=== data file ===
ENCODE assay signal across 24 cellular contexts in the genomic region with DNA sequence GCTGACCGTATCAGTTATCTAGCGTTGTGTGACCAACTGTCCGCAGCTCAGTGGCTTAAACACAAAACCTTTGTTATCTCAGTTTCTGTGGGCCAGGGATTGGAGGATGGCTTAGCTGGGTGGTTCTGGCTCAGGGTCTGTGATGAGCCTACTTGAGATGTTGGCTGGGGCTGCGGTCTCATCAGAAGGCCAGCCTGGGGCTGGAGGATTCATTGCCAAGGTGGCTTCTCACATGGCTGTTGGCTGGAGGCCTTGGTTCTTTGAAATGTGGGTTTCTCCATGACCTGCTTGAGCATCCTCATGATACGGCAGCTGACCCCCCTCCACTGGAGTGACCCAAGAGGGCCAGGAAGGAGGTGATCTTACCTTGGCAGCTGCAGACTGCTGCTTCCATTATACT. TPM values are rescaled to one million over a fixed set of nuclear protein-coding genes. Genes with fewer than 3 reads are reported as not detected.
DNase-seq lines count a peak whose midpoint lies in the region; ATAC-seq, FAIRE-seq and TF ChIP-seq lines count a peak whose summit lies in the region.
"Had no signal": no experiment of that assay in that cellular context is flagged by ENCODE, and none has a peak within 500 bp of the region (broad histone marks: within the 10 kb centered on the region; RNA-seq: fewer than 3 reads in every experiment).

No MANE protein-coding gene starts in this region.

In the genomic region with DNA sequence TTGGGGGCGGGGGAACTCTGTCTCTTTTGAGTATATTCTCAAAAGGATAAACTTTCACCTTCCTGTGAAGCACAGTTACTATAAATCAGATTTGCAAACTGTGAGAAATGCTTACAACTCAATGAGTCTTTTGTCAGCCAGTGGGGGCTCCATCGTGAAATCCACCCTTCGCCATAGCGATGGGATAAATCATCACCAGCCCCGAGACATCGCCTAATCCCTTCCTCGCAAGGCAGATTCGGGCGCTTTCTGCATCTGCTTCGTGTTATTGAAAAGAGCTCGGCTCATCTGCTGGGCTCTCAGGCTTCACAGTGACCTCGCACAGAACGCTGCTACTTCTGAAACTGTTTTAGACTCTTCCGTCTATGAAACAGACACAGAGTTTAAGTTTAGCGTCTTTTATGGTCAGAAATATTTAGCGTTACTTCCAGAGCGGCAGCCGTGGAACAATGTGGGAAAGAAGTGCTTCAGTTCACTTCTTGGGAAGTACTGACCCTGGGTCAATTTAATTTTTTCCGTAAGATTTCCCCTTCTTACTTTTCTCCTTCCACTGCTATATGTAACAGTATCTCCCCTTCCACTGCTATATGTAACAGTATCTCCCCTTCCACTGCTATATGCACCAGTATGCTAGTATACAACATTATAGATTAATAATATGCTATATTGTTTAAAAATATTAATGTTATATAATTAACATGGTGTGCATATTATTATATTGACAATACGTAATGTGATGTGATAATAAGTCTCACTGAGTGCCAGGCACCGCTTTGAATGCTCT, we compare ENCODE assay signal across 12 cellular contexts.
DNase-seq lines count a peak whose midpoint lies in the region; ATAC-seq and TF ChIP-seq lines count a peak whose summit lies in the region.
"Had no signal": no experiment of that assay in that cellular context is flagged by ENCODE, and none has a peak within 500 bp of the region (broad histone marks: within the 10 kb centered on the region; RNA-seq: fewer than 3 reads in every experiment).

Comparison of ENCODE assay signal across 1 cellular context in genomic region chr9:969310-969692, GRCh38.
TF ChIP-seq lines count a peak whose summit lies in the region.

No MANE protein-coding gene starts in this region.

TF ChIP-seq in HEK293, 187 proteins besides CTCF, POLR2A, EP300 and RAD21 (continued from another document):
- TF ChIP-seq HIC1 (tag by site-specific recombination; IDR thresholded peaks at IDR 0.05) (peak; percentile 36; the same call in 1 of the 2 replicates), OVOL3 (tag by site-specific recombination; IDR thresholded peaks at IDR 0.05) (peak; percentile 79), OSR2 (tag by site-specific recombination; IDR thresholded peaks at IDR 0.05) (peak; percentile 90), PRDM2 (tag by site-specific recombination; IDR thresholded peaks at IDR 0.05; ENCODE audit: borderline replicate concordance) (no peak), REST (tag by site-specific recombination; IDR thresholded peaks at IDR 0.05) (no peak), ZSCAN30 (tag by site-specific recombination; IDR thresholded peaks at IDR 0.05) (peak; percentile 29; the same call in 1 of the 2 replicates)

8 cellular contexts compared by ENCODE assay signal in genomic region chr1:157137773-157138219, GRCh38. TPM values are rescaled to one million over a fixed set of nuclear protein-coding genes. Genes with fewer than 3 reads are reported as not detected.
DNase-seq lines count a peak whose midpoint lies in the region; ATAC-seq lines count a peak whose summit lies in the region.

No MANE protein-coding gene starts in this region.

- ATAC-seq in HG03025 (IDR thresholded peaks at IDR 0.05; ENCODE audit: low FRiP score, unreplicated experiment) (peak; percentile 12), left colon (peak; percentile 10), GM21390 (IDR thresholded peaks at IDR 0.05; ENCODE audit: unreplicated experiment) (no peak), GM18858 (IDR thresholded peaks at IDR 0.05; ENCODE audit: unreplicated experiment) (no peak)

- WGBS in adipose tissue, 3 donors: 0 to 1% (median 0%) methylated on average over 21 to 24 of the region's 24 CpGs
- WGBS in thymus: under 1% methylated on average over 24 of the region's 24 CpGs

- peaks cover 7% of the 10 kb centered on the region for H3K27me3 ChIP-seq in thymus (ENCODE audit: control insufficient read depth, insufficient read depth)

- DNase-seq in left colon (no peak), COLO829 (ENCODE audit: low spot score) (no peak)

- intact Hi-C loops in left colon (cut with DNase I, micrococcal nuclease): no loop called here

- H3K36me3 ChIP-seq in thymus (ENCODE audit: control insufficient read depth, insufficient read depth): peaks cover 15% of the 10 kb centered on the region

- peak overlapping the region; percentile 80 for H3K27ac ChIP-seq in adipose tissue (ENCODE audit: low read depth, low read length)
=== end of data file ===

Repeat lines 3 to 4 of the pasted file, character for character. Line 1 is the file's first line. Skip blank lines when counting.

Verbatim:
"Had no signal": no experiment of that assay in that cellular context is flagged by ENCODE, and none has a peak within 500 bp of the region (broad histone marks: within the 10 kb centered on the region; RNA-seq: fewer than 3 reads in every experiment).

No MANE protein-coding gene starts in this region.